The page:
La lucha de Etiopía por la democracia

Cuando los integrantes de la oposición política de Etiopía acordamos participar en las elecciones que el gobierno convocó en junio, no nos hacíamos ilusiones sobre la posibilidad de que el proceso fuera irreprochable. Al fin y al cabo, Etiopía nunca ha conocido la democracia. La dictadura de Mengistu Haile Mariam fue el régimen marxista más aterrador de África y fue substituida por el EPRDF actualmente gobernante, cuya “democracia revolucionaria” es una simple variación sutil sobre el mismo tema.

Así, pues, sabíamos que habría problemas con las elecciones, que la votación no sería limpia del modo que los países occidentales dan por sentado, pero, aun así, creíamos que la oposición, encabezada por la Coalición por la Unidad y la Democracia (CUD), tendría margen de maniobra para hacer campaña, en vista del deseo del gobierno de obtener una legitimidad internacional, conque decidimos tantear el terreno y presionar en pro de una apertura política real y una votación auténticamente competitiva. Parece que muchos etíopes se mostraron conformes con esa estrategia.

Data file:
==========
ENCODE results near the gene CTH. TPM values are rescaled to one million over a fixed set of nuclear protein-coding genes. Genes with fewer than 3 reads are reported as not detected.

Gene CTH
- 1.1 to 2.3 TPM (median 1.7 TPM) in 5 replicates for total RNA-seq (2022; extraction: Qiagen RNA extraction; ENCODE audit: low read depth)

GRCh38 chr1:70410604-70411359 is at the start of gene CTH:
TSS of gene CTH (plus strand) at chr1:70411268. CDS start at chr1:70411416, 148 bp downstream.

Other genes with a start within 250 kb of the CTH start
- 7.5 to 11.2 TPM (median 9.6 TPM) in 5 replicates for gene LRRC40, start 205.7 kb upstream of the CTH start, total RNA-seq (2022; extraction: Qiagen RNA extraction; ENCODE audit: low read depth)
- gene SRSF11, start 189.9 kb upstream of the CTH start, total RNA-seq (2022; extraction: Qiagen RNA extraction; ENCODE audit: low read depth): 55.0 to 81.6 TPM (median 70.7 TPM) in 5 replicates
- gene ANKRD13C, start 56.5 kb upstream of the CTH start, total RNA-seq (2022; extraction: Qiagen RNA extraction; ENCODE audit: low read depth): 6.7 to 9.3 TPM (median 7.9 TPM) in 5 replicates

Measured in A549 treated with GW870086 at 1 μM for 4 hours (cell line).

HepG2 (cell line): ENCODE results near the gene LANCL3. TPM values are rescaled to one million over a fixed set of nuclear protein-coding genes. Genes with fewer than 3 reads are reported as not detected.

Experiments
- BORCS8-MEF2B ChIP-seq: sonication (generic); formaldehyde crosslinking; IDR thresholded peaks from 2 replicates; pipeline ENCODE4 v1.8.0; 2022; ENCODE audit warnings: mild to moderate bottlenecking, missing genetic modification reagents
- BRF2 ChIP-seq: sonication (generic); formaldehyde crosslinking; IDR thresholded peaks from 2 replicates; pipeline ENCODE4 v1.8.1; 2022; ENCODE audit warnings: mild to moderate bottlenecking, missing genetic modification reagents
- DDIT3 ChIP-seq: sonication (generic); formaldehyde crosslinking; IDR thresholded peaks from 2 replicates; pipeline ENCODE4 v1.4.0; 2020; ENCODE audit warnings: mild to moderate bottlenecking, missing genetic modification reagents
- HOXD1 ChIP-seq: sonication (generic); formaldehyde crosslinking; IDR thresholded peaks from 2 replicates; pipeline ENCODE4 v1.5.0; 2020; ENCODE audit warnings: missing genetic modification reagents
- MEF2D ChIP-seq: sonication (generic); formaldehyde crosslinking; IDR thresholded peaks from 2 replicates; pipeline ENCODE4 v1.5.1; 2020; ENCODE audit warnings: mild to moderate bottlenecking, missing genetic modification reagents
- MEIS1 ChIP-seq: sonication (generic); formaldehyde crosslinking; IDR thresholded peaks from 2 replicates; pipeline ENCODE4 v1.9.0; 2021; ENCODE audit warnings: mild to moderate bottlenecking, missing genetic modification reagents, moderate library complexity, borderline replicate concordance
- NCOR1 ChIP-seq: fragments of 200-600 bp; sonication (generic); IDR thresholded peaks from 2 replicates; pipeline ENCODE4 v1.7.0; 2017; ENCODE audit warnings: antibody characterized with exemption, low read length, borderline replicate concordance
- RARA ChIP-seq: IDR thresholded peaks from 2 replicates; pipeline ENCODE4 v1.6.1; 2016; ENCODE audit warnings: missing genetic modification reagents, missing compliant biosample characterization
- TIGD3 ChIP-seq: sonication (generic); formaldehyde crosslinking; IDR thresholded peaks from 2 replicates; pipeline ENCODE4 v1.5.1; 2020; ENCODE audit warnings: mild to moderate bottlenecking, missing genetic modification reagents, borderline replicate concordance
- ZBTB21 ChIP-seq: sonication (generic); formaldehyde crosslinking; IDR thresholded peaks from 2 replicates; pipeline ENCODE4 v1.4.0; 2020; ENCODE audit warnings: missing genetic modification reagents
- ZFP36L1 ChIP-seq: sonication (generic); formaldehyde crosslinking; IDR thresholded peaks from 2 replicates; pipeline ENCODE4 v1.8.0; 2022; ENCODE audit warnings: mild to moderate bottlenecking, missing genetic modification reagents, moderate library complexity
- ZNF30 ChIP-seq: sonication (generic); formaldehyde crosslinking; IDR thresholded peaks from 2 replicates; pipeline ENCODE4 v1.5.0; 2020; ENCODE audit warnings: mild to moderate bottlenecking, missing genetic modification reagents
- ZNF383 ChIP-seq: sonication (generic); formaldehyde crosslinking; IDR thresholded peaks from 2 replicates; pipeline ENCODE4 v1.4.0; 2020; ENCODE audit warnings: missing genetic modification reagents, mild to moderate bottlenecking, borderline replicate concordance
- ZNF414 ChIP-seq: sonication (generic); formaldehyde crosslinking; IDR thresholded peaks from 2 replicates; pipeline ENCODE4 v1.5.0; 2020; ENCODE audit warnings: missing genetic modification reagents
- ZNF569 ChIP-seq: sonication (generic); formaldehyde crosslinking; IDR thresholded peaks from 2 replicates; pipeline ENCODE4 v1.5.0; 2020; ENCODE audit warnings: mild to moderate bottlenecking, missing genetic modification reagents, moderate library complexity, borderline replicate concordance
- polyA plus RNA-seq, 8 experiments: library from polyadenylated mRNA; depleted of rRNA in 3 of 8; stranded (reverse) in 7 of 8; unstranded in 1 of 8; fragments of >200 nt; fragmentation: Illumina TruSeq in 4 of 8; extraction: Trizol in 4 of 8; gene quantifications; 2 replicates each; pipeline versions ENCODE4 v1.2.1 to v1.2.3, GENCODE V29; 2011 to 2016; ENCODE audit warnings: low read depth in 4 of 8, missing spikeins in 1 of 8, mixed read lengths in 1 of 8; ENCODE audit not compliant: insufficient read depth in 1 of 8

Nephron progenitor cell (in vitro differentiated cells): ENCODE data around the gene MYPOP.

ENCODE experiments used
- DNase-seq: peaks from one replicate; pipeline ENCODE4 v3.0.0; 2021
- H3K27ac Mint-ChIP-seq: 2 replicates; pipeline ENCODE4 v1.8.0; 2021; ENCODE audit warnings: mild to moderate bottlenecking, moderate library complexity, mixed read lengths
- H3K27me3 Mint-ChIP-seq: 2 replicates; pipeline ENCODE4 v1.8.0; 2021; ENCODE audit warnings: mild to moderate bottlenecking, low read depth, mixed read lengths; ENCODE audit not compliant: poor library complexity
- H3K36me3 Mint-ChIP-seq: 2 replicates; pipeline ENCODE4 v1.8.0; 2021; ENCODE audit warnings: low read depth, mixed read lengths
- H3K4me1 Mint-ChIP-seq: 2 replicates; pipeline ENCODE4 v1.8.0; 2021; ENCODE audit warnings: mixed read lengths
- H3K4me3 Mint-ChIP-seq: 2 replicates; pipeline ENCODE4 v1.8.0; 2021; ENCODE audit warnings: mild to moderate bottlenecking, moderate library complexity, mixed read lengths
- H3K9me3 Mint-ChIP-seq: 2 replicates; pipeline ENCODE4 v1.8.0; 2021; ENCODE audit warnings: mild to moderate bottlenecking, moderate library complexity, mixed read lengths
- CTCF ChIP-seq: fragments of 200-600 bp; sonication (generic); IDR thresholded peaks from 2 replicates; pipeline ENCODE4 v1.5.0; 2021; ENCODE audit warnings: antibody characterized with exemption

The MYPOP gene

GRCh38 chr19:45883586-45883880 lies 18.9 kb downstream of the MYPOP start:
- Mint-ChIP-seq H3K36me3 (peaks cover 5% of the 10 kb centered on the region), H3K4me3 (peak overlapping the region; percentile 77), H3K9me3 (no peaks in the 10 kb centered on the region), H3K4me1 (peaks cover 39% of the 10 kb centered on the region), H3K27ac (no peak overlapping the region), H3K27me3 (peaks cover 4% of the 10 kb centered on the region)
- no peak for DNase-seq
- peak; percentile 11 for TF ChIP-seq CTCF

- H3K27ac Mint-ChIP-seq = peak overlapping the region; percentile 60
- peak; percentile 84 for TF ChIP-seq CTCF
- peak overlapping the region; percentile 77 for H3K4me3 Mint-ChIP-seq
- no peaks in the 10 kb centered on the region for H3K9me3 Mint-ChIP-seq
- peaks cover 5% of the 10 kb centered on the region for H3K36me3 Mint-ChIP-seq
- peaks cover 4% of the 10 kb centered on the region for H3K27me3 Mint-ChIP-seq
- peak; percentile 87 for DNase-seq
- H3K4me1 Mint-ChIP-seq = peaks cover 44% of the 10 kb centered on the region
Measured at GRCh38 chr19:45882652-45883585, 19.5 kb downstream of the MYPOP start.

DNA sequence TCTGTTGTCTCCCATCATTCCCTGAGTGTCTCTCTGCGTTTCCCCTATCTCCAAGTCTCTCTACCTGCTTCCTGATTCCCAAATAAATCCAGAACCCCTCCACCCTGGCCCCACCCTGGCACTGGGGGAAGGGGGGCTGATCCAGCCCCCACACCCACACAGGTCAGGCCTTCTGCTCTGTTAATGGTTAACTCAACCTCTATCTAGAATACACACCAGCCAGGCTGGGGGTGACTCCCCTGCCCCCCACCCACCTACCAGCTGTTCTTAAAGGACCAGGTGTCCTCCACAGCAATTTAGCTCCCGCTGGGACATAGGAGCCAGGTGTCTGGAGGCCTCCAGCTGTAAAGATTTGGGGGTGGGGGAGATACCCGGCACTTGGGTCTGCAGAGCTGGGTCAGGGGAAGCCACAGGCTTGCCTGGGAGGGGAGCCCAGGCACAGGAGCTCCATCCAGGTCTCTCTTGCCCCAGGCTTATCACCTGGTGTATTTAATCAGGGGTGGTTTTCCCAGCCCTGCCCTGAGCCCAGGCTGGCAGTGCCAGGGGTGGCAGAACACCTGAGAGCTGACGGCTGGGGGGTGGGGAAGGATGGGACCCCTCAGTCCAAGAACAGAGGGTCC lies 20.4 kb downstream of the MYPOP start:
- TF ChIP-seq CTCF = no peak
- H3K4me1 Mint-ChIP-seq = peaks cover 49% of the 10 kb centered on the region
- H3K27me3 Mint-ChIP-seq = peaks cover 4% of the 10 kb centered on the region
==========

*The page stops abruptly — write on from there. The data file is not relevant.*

El gobierno puso, en efecto, a disposición de los candidatos algunos medios de comunicación y participó en más de diez debates televisados en directo. De modo que, al menos al principio, pareció haber cierta intención por parte del gobierno de dar transparencia al proceso... si no completamente, al menos algo. Sin embargo, ahora resulta que las autoridades sólo querían una pequeña apertura dirigida, al suponer que podrían controlar el resultado.

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